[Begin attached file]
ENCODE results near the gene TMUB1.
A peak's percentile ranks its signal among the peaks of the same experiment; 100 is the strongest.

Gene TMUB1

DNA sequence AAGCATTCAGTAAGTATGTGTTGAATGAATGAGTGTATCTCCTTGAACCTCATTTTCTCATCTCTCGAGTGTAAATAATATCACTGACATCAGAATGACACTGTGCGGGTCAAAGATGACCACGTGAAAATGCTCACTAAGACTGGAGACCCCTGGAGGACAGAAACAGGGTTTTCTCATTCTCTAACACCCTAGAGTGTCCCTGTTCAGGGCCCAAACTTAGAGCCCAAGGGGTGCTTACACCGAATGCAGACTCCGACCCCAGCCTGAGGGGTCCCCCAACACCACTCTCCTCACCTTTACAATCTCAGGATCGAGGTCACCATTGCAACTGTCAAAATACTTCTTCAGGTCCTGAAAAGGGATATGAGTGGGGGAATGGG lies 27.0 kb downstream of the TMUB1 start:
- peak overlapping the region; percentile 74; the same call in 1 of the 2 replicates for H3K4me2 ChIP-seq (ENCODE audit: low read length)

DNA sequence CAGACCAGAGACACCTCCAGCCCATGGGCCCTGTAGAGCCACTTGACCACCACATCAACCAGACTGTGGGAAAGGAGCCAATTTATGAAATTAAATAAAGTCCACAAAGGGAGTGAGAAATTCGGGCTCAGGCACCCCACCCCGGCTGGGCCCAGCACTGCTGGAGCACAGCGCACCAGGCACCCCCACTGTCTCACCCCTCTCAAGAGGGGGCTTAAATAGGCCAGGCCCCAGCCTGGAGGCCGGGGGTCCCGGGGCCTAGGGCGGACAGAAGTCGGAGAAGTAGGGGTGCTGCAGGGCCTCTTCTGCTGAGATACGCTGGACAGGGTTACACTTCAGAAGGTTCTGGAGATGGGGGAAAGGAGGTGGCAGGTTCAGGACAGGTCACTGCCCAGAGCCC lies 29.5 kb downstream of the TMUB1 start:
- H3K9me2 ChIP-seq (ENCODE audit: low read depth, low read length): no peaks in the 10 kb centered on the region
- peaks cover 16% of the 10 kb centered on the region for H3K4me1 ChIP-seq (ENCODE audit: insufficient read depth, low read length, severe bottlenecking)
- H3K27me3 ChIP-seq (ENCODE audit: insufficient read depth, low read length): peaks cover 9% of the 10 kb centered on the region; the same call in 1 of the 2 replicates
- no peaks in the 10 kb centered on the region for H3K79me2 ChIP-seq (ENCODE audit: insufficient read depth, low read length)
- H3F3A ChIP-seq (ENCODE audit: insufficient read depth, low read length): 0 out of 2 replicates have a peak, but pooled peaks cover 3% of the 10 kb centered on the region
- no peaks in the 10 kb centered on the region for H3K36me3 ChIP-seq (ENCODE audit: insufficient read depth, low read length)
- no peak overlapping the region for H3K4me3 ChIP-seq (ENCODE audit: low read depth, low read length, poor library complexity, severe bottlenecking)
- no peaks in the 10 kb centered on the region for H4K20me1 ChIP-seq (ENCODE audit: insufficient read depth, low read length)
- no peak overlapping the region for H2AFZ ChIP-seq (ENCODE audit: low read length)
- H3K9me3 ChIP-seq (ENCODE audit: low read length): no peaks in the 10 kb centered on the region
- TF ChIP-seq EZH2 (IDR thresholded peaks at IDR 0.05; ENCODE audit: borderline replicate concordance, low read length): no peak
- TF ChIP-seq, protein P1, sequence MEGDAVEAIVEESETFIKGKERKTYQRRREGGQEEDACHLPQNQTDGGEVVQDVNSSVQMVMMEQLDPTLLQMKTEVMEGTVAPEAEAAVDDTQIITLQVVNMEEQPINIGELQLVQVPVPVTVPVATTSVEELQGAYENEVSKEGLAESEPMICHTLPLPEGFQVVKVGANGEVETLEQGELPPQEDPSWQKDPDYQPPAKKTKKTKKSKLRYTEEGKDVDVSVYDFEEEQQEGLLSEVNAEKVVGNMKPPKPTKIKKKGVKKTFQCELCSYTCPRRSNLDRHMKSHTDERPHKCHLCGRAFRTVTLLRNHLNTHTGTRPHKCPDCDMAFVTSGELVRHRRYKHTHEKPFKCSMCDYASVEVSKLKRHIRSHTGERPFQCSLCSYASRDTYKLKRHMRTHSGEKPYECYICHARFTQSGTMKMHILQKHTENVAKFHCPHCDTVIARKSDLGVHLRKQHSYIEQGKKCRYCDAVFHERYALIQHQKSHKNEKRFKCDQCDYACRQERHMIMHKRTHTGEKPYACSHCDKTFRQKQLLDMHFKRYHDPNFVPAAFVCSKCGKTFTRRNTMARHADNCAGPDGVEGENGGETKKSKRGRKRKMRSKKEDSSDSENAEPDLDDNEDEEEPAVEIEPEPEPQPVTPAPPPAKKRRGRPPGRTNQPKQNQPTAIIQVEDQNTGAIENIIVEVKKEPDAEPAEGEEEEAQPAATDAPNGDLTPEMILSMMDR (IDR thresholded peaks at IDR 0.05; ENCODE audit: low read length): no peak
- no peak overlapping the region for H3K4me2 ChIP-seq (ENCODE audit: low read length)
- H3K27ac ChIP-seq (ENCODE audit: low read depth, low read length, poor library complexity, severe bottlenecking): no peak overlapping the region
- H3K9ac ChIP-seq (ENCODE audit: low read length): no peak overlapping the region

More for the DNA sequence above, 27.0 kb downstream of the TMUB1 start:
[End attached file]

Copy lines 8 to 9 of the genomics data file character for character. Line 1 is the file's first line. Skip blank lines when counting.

- peaks cover 16% of the 10 kb centered on the region for H3K4me1 ChIP-seq (ENCODE audit: insufficient read depth, low read length, severe bottlenecking)
- H3K27me3 ChIP-seq (ENCODE audit: insufficient read depth, low read length): peaks cover 9% of the 10 kb centered on the region; the same call in 1 of the 2 replicates